Figure 4

Differences in development of the blastocyst in rodents and ungulates/rabbit. The cup-shaped epiblast in the mouse develops after implantation, while in other mammals such as ungulates and rabbit, it develops as a disc, in contact with the uterine lumen, before implantation.

Challenges in domestic species:

Embryoid/blastoid formation requires the availability of pluripotent stem cells and TSCs, which is an issue in domestic species where the search for the equivalent of mouse ESCs is a long-lasting quest [128]. In rabbit, several pluripotent cells with various pluripotency states have been derived [129]. A recent publication has reported the derivation of bovine pluripotent cells [130]. The potential self-organisation ability of such cells remains to be tested in a 3D environment in vitro. In addition, a similar approach to that used to generate EPSCs in the mouse has now been applied to reprogram both human and porcine cells [131]. Whether such a method could be used in bovine remains to be tested. Moreover, the exact nature and potential of these cells is a matter of debate [132].

In bovine, porcine and rabbit, trophoblast cell lines have been derived from blastocysts [133,134,135,136]. They can be used to study placental development and function, as outlined in the next section. Besides, these TSCs, together with pluripotent cells, can be tested for their self-assembly ability, which can be considered as a readout of their faithful equivalency to embryonic cells.

Organoid generation for the understanding of placental functions

Introduction to placental function

A trophoblastic cell lineage is essential for the survival of the embryo in utero. It plays a key role in the implantation of the embryo into the uterus and then forms most part of the placenta. This organ has several functions (see the schematic representation of early placentation in Figure 5). It induces immune tolerance to the allograft represented by the conceptus and ensures the transfer of nutrients, elimination of foetal waste and hormone production that will influence foetal, placental and maternal metabolism and therefore the development of the foeto-placental unit [137]. Due to its location, this organ is sensitive to the maternal environment, such as stress, nutrition, pollution, food and environmental contaminants [138,139,140,141]. These factors can affect its size, morphology, vascularisation, utero-placental blood flow, abundance of nutrient transporters, metabolism, hormone production, oxidative or nitrosative/NO stress, inflammatory status and molecular status (including epigenetic marks). Moreover, abnormal placentation can lead to various pregnancy complications, such as miscarriage, preeclampsia and intrauterine growth restriction, increasing the risk of metabolic syndrome in later life [142, 143].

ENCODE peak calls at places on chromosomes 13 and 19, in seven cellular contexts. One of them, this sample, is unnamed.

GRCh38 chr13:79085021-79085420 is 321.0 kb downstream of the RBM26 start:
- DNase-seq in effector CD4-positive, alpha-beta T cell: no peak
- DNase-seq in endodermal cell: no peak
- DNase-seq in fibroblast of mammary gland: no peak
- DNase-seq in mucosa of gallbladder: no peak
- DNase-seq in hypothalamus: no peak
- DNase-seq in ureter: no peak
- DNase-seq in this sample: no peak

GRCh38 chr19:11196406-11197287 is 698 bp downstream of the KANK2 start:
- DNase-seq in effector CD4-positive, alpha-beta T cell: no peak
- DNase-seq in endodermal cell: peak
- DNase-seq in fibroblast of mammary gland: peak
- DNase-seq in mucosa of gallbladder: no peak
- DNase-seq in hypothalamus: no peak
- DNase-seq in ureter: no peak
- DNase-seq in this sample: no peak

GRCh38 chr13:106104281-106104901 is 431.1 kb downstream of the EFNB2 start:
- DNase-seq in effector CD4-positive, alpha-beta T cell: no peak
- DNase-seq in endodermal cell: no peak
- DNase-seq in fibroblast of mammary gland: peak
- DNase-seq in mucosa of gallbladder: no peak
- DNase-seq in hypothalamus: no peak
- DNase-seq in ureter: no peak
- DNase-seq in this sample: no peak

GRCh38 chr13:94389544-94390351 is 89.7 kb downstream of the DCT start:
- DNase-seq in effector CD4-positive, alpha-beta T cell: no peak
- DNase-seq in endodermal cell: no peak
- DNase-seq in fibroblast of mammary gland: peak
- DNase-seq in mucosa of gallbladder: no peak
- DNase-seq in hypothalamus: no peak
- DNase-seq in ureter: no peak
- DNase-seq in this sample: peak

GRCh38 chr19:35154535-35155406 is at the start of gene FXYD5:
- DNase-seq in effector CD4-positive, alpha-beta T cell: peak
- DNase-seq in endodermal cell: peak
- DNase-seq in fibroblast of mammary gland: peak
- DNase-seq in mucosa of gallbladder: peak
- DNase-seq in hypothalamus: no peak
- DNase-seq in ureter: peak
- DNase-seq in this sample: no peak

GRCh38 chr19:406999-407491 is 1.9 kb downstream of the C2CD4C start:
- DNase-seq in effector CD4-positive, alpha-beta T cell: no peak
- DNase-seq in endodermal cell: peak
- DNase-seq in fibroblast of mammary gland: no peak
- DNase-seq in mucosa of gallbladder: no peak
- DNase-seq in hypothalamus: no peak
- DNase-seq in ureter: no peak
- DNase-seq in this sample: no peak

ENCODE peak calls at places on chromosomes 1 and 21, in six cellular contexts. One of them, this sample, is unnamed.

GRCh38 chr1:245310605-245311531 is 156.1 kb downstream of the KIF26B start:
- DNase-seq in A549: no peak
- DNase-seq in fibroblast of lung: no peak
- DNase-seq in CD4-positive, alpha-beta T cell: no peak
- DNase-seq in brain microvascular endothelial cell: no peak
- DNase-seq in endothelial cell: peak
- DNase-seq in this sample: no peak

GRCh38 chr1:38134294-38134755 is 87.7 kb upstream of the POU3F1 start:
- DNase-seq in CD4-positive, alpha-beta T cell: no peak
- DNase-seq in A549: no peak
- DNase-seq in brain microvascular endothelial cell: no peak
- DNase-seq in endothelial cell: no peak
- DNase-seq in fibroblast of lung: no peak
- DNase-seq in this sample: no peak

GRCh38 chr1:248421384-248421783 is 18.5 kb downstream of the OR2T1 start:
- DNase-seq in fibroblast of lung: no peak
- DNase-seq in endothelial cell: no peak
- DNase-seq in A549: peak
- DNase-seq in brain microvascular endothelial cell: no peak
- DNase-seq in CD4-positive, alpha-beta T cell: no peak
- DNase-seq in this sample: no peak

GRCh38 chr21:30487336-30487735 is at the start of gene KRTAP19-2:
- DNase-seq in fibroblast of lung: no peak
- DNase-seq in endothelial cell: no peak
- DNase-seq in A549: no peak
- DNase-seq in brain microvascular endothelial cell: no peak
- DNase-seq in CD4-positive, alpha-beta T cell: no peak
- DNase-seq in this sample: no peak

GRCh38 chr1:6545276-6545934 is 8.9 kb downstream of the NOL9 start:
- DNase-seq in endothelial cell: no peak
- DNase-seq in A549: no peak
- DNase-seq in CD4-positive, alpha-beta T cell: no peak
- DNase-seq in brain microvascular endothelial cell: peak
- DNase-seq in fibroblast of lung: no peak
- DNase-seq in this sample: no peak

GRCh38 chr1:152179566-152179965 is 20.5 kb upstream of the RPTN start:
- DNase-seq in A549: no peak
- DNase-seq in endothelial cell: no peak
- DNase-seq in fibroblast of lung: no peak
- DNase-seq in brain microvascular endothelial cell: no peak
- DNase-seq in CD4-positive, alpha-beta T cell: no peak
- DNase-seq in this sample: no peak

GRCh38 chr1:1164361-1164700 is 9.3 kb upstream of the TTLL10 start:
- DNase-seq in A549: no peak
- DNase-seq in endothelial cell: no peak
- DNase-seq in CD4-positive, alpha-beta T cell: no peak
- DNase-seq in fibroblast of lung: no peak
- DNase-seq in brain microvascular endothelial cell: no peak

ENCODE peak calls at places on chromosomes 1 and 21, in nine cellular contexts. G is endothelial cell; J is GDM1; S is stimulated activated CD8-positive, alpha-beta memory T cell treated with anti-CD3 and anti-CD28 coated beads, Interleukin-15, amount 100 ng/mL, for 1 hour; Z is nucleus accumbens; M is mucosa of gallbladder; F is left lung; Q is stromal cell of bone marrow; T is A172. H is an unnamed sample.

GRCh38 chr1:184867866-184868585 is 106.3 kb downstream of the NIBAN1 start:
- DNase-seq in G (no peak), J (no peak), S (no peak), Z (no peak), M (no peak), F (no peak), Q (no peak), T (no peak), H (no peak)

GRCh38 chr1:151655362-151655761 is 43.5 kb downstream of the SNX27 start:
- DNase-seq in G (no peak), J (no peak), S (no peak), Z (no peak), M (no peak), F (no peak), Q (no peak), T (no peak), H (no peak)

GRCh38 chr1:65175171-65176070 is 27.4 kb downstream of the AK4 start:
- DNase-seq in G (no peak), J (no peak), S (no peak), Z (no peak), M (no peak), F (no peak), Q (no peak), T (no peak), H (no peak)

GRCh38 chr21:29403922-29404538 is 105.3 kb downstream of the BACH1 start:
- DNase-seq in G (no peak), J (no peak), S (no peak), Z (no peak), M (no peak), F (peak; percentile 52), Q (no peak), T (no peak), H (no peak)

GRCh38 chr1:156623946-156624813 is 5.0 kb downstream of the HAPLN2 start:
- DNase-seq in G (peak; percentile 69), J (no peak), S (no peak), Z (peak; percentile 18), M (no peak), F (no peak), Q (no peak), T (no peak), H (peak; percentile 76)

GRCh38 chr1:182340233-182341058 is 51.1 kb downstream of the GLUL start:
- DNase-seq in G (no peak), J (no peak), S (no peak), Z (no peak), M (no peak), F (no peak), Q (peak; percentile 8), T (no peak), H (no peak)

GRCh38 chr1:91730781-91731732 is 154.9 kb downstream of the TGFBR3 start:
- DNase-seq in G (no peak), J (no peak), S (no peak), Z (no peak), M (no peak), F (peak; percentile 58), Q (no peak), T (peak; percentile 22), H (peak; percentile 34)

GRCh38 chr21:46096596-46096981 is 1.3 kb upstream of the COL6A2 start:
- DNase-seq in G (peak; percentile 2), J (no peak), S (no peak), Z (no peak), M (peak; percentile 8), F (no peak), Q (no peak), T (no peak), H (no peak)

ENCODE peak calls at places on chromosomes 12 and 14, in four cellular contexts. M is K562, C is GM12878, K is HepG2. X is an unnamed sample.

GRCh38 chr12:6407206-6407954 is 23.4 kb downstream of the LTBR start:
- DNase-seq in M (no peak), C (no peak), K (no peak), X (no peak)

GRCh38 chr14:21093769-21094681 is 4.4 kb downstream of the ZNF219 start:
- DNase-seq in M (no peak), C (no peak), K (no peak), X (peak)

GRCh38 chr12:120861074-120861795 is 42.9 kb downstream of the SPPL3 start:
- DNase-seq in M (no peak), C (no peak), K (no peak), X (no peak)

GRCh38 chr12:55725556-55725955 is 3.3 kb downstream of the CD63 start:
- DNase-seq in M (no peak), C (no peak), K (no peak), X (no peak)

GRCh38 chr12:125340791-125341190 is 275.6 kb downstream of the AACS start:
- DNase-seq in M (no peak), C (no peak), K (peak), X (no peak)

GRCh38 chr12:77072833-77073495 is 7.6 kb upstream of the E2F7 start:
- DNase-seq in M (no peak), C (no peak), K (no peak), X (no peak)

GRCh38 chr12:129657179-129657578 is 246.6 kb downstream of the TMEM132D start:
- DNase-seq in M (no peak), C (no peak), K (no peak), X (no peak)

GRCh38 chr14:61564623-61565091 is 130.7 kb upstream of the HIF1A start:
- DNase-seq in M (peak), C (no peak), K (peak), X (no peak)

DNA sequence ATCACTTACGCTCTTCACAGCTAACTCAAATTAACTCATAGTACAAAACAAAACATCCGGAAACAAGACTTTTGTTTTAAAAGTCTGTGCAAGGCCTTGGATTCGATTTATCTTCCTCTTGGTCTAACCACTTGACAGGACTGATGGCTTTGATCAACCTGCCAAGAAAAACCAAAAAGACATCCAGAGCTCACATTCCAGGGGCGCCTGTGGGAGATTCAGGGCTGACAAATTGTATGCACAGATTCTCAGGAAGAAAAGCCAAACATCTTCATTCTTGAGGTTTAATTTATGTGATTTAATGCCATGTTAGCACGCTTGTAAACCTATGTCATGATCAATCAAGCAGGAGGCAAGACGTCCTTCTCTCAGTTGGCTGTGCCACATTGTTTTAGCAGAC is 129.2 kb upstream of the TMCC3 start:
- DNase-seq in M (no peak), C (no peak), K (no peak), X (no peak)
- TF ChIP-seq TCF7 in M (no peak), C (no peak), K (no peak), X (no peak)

Figure 5

Schematic representation of the anatomical and cellular structure of early-stage placentation: A Blastocyst implantation and interaction with maternal endometrium; B Anchored foetal villi of the human placenta showing the extravillous trophoblast reaching the endometrium and the uterine spiral artery.

2D and 3D trophoblast models

Trophoblast stem cells (TSCs) are the precursors of the differentiated cells of the placenta and are thought to exist in all placental mammals, especially during the early stages of placental development when trophoblast growth is maximal [144]. Mouse TSCs were the first to be established [145]. Other mammals TSCs have been derived since then, including monkey and human TSCs [146,147,148].

Monkey and human TSCs show a trophoblastic DNA methylation status as well as a trophoblastic gene expression profile and levels of miRNA corresponding to in vivo trophoblast cells. Moreover, they exhibit differentiation capacity towards both invasive trophoblast cells and multinucleated syncytia [146, 147, 149]. Monkey TSCs could also form syncytial-like structures and have demonstrated invasive capability similar to extravillous trophoblasts [148]. Extravillous trophoblasts invade decidual tissue to transform the spiral arteries at the first trimester, a crucial process for proper placentation [150].

A novel human placental barrier model has been developed consisting of the triple co-culture of hTSCs (derived from human induced pluripotent stem cells, hiPSCs), fibroblasts and umbilical vein endothelial cells. In this model, cells were able to form a syncytialised epithelium and express membrane transport proteins showing permeability results comparable to those found with ex vivo placenta [151].

Development of placental organoids has started recently, and they will provide a powerful tool for molecular and functional characterisation of trophoblast cells and in understanding the pathogenesis of developmental disorders associated with trophoblast defects. They will allow more complex studies on the early embryo/placental development or the response of the placenta to environmental factors. Attempts to obtain placental organoids have so far been successful only for human cells [152,153,154]. 3D trophoblast cystic-like structures were obtained from hiPSCs by a limited-area cell culture method with no chemical stimulation [153]. Haider and colleagues established human cytotrophoblast (CTB) organoid cultures from the first trimester (6–7 weeks of gestation). Villous CTBs were capable of self-renewal and expansion using a defined cocktail of factors (growth factors and signalling inhibitors). In these conditions, organoids were obtained after 2–3 weeks of culture and could be cryopreserved and recultivated; they could be expanded for more than 5 months, and transcriptomic analyses showed that they are similar to primary CTBs. However, no organoid could be generated from tissues derived from the tenth to twelfth week of gestation [152].